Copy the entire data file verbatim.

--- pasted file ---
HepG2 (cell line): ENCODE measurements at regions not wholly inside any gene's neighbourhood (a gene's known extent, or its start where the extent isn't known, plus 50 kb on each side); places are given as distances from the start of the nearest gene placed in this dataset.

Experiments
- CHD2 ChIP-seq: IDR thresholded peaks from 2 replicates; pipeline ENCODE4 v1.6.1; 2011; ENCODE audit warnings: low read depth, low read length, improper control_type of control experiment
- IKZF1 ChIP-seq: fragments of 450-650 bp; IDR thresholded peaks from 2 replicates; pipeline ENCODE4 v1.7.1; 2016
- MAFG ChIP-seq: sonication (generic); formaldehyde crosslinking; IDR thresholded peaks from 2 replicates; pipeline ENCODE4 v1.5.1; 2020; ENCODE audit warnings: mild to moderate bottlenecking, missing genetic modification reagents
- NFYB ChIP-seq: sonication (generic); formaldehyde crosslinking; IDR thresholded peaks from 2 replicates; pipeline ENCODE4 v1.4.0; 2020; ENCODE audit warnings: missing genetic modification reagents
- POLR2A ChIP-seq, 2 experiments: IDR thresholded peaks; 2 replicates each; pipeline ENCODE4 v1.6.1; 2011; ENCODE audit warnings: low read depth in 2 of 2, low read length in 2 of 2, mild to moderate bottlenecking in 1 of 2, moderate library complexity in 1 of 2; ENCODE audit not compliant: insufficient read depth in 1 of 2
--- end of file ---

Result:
HepG2 (cell line): ENCODE measurements at regions not wholly inside any gene's neighbourhood (a gene's known extent, or its start where the extent isn't known, plus 50 kb on each side); places are given as distances from the start of the nearest gene placed in this dataset.

Experiments
- CHD2 ChIP-seq: IDR thresholded peaks from 2 replicates; pipeline ENCODE4 v1.6.1; 2011; ENCODE audit warnings: low read depth, low read length, improper control_type of control experiment
- IKZF1 ChIP-seq: fragments of 450-650 bp; IDR thresholded peaks from 2 replicates; pipeline ENCODE4 v1.7.1; 2016
- MAFG ChIP-seq: sonication (generic); formaldehyde crosslinking; IDR thresholded peaks from 2 replicates; pipeline ENCODE4 v1.5.1; 2020; ENCODE audit warnings: mild to moderate bottlenecking, missing genetic modification reagents
- NFYB ChIP-seq: sonication (generic); formaldehyde crosslinking; IDR thresholded peaks from 2 replicates; pipeline ENCODE4 v1.4.0; 2020; ENCODE audit warnings: missing genetic modification reagents
- POLR2A ChIP-seq, 2 experiments: IDR thresholded peaks; 2 replicates each; pipeline ENCODE4 v1.6.1; 2011; ENCODE audit warnings: low read depth in 2 of 2, low read length in 2 of 2, mild to moderate bottlenecking in 1 of 2, moderate library complexity in 1 of 2; ENCODE audit not compliant: insufficient read depth in 1 of 2